Tomorrow will be Matthew's first day on skis. Here in Colorado, little kids ski for free during the winter season and the resort of your choice will even provide them with free lessons if they are complete novices. Paul and I both grew up in Montana where learning to ski at a young age is a necessity as it is so ingrained in the culture up there. When we moved here, one of the perks of being so close to the mountains, we assumed, was that we could get back on skis more easily and teach our children how to ski as well. Paul in particular is an excellent skier who has been out to the Montana slopes several times since we have been married. Last time I went skiing was when I was pregnant with our first baby. The conditions were terrible - very icy - and I took a bad fall. A couple weeks later, I lost the baby. The doctors assured me that the fall while skiing had not disrupted the pregnancy, but I wasn't so sure and as a result haven't been back on skis since. Paul is determined to get me back on the slopes next winter when we can leave Daniel for longer periods of time. But for now, Paul's focus is getting Matthew learning to ski and, hopefully, also learning to love it.

When Matthew first found out about skiing, he was excited to learn. He was practically bouncing off the walls when Paul took him to the sporting goods store to purchase ski gear and lift tickets. We found it was less expensive to purchase kid skis and boots than it is to rent them, so Matthew walked out of the store the proud owner of his own pair of bright red ski boots and skis. He tried them on at home for his sisters and me and then carefully propped them up in his closet in anticipation of the day he would get to use them. We purchased him a slightly used, high-quality ski coat, gloves, thermal underwear, and goggles to keep him warm and protected at 12,000 feet elevation. Matthew was just about ready to get out and ski. His first, all-day lesson was scheduled and set for December 8th.

Last night, at dinner, a few days before his scheduled lesson, Matthew announced that he no longer wanted to ski. "You never asked me my opinion! You just signed me up without my permission!" he whined.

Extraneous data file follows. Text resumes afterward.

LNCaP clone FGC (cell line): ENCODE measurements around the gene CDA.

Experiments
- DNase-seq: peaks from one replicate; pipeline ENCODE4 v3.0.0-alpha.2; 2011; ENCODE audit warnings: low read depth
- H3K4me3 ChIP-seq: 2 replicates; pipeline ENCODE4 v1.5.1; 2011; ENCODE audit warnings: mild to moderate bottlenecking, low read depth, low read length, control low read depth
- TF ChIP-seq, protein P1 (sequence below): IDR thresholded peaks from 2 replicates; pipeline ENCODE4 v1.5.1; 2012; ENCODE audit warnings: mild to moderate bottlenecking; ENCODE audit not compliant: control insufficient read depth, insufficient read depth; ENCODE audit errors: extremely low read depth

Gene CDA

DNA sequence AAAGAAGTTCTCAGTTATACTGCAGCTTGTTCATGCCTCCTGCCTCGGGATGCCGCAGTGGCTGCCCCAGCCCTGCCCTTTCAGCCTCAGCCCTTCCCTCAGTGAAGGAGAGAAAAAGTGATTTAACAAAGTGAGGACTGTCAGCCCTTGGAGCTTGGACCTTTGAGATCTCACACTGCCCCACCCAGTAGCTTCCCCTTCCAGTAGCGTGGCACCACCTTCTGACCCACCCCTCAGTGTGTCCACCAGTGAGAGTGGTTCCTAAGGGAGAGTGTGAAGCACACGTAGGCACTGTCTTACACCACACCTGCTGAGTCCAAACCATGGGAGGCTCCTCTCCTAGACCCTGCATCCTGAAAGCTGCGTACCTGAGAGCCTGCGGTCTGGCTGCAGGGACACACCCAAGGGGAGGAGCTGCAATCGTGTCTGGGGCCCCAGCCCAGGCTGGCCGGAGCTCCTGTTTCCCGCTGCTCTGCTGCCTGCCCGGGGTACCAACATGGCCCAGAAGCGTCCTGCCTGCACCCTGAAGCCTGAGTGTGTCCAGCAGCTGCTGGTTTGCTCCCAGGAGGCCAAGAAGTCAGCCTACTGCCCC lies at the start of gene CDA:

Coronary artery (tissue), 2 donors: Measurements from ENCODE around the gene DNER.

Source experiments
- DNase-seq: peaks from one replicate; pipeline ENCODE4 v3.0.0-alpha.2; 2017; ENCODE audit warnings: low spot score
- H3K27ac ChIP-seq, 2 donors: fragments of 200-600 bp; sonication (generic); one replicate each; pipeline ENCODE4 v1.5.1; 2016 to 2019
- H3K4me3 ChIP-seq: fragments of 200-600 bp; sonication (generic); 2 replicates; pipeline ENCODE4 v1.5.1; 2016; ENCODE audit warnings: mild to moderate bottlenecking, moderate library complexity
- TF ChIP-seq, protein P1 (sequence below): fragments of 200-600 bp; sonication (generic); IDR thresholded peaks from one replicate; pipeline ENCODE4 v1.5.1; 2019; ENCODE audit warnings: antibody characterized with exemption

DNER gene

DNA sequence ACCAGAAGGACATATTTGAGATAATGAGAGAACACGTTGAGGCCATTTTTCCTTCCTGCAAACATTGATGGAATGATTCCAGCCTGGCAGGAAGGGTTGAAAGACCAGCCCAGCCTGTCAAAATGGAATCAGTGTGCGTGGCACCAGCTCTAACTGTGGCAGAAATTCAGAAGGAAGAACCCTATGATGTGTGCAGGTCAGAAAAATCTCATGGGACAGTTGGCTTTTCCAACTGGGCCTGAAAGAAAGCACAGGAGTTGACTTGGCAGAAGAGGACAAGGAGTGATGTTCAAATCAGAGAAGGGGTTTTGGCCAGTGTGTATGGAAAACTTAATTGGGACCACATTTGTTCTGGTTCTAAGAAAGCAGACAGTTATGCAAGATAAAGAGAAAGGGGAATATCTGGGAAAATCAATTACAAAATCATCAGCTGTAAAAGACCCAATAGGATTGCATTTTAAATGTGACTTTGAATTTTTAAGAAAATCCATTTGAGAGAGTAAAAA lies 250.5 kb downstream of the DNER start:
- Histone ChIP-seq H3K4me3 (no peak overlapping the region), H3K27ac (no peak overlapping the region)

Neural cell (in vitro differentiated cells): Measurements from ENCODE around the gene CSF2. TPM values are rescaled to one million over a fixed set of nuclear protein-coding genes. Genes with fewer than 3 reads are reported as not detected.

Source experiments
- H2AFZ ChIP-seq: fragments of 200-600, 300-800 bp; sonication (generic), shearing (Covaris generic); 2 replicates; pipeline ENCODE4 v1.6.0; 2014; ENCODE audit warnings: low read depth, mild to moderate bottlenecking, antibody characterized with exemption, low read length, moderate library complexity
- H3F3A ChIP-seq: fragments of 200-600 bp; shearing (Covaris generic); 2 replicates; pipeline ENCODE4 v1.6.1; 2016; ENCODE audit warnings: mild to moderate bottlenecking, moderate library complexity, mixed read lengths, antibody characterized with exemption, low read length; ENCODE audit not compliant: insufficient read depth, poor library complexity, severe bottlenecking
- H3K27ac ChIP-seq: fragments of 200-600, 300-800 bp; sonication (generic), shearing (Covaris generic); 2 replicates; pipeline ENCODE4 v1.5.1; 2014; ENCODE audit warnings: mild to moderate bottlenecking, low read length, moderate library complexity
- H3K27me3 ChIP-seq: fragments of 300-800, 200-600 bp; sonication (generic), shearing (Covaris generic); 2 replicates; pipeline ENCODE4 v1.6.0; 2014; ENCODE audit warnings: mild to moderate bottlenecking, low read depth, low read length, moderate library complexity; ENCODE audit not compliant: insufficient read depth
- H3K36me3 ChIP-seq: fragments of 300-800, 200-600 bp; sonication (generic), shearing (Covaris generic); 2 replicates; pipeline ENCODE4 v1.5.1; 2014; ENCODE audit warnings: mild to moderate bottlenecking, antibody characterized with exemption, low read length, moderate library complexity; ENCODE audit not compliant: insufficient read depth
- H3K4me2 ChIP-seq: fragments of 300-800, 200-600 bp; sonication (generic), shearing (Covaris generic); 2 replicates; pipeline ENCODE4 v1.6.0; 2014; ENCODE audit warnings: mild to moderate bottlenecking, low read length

Paul just about blew his top: "What do you mean?? You have been excited! What about all the time you spend parading around in your new ski gear in front of your sisters and Mom? At any point you could have said you didn't want to go!"

Matthew continued reiterating that he didn't want to go: "I'm afraid I'm going to be blown off the mountain!"

At this, we all laughed and attempted to quell his fears because they were ridiculous. Then Emma piped up: "You can take me! I want to learn how to ski. I'm going to be a good skier because I never give up!"

This is true. She is exceptionally stubborn.

Emma's enthusiasm enraged Matthew. If we ever want to motivate Matthew to do something, all we have to do is ask Emma to do it first and suddenly Matthew will spring to action. This even works for household chores, like taking out the garbage or picking up the dog poop.

"Emma, you can't learn to ski! I'm going to ski first!" Matthew snapped at her. The fight didn't stop there, and soon enough a grumpy Matthew was sent to his room for berating his sister.

While we cleaned up the dishes, Paul began to lament about whether we should be encouraging Matthew to ski or not. More than anything, Paul really wants Matthew to have a good experience on his first day so that he will enjoy skiing. A bad first day could taint his perception of skiing for life. That's when I suggested that maybe we should have signed Emma up at the same time so they could take lessons together. Those two are in constant competition with one another, in this case their combativeness could actually do some good. They could possibly drive one another to greater success.

Too late for that now. So Matthew will be hitting the slopes alone (Paul will be skiing too) on Saturday. We will see if he takes to skiing as much as his father hopes, or whether he will be sitting out the remainder of the season with his mother and his cute baby brother who is just so adorable right now that all the photos are about HIM.